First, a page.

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Alumnus Milton Fink Reminisces

This article is an online-only addition to a special section on Juilliard and the military in World War II.

Lake Placid Club

Juilliard double bassist Milton Fink was stationed at the tony Lake Placid Club for part of World War II.

 

(Photo by Library of Congress. Historic American Buildings Survey. )

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Milton Fink (B.S. ’48, double bass) sent us this reminiscence when we asked Juilliard community members about their links with the military. A shorter version of it appeared in the article “Fighting Battles at Home as Well as Abroad” in the May 2015 Juilliard Journal.

I am a first-generation American, born in 1923. My parents were dirt poor and we suffered through the Great Depression. Despite all of this, my parents skimped so that my older sister had private piano lessons. When I was in elementary school they wanted me to play the mandolin and I took lessons for which my folks paid 25 cents apiece, and I used to walk to the school every day so that I could practice on their instruments. When I was 12, we moved from Brooklyn to Queens, where our apartment was on Jamaica Avenue and the elevated train passed overhead every few minutes and the trolley line was below. I entered Franklin K. Lane H.S. as a sophomore and signed up for the instrumental music program. Seth Vandenberg was my instructor, and at the first session, he offered me a choice of cello, bass, or tuba. I wanted none of these because I had my heart set on the trumpet or sax. Mr. V. prevailed and I was obliged to take the cello. After a few weeks, Mr. V. placed me in the orchestra and after a month or two, he placed me in the first chair of the cello section.

During the spring, Mr. Vandenberg informed us of a special 10-week summer program at Juilliard that consisted of one private lesson per week and daily theory and orchestra. The cost was $50 for the entire program, and I worked after school so that I would not have to ask for assistance. Charles Krane [faculty 1931-43] was my cello teacher at Juilliard and I was hooked except for my desire for the trumpet, so I bought one and took private lessons. I also spent $40 for an old cello. At the end of my senior year I wanted to go to Juilliard full time, but I was not prepared, so after graduation, I got a job lugging steel pipes and Mr. Krane gave me two private lessons per week; he refused any compensation. I then took the audition for Juilliard and was accepted, but I knew that I was going to be drafted, so I joined the New York National Guard and played with it until I was drafted, in 1943.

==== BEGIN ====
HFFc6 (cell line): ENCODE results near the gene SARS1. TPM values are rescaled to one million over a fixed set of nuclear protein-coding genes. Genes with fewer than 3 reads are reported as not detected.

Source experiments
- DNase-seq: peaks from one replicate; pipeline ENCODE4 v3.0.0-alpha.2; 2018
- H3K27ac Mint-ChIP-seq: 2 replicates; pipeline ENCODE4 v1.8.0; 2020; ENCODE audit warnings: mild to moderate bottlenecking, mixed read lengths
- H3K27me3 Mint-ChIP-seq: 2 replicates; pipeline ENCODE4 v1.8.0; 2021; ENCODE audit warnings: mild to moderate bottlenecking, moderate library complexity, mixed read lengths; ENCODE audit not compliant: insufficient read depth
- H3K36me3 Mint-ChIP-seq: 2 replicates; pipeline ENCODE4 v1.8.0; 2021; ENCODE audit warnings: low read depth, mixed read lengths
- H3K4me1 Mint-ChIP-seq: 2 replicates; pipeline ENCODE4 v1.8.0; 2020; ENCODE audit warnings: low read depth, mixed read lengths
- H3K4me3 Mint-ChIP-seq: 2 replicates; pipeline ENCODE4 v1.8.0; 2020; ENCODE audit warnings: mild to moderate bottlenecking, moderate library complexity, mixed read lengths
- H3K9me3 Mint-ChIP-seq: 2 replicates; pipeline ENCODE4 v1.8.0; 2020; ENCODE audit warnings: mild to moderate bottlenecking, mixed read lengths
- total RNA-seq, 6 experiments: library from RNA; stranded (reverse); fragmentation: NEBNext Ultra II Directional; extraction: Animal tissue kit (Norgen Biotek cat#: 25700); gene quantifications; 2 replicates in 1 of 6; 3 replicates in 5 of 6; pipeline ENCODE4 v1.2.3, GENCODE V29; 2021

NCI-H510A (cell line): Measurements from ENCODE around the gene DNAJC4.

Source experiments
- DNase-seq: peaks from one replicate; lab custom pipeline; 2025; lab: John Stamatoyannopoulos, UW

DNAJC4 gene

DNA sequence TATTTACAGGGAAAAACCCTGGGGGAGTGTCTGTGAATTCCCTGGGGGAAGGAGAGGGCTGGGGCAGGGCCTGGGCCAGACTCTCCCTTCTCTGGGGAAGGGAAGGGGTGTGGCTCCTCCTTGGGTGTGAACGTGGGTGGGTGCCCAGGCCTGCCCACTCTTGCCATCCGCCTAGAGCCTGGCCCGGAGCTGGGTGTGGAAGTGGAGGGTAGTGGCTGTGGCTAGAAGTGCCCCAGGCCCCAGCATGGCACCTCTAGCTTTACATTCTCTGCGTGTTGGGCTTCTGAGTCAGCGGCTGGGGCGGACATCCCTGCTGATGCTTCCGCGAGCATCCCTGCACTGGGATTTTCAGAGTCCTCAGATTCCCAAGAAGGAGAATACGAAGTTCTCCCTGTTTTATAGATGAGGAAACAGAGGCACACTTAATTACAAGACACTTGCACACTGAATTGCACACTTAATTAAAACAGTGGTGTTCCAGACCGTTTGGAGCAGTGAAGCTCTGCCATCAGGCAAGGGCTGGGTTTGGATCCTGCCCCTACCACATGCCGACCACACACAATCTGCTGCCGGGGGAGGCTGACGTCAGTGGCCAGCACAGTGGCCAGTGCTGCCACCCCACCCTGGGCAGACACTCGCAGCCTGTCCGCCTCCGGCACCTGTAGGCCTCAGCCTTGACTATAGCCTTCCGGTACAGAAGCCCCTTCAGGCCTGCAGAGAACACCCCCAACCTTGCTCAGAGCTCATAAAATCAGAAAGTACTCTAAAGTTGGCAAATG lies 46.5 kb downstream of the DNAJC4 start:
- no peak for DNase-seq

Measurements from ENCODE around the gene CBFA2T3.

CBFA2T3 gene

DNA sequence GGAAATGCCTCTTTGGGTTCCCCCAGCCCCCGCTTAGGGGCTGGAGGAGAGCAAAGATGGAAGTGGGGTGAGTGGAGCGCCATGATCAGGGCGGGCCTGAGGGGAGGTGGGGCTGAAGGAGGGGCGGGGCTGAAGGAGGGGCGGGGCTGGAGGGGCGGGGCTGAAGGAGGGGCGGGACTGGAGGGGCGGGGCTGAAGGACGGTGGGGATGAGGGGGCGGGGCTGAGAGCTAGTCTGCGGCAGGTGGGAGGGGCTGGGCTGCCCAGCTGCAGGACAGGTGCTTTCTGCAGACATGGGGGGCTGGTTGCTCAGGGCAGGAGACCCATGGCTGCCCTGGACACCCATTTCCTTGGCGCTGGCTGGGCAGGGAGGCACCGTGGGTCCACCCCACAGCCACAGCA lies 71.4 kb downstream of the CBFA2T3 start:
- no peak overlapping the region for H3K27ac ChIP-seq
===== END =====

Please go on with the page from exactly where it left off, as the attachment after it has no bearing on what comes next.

My basic training as a combat engineer was in Texas. I also became a bugler and eventually we were able to form a drum and bugle corp. I transferred to the air corps with basic training as an air cadet in Florida, and was shipped to Syracuse for academic training. After “washing out” for medical reasons, I was shipped to North Carolina and finally to Fort Dix, N.J., where I became just another bugler. A number of other soldiers and I formed a band, and I played bass; they had all played with Benny Goodman, Tommy Dorsey, and other well-known orchestras. We grew large enough to have actors, comedians, composers, and dancers in our group, and we had a show called Hi Yank written for us. We toured the East Coast and stayed at army camps, where we created quite a situation when we refused to segregate by having our black members eat and sleep in different camps, but unfortunately, we had to obey because we were threatened with court martial! Eventually, the top brass heard about us and we were absorbed by a regular army band and transferred to Lake Placid, N.Y. Unfortunately, even though the Lake Placid Club was taken over by the armed services and used as a recuperation center for wounded veterans, it would not accept our black members. The government still refused to integrate.

While at the Club, we entertained all with shows, dances, small ensembles, and even parades. The entire military band was called out to play a memorial parade when President Roosevelt died [in April 1945]. It was brutally cold, and when I tried to play my sousaphone, my valves froze because of the saliva. I kept on pounding on the valves, but it didn’t help. They didn’t know about antifreeze at the time, and there was nothing you could do.

I was honorably discharged in 1945. The experience I gained while in the service prepared me educationally as well as professionally. I studied string bass with Fred Zimmermann [faculty 1936-67] of the New York Philharmonic at Juilliard and took educational courses in order to receive a B.S. in 1948. I continued playing and serving as the supervisor for high school music in New York City.

Journal editor in chief Susan Jackson spoke with Fink after he sent his reminiscence and found out what he’d been up to since retiring to Massachusetts a few decades ago.

I didn’t realize ’til much later in life how I loved the cello, but when I retired, I thought, “What am I going to do?” and I started taking cello again. I’m still playing, but with difficulty. One of the nerves behind my ear has gotten bad, and I can’t use my right hand, so I use a German bow even though I had been playing a French bow all my life. It was irritating, but what are you going to do? I’m not going to pack it in.

 

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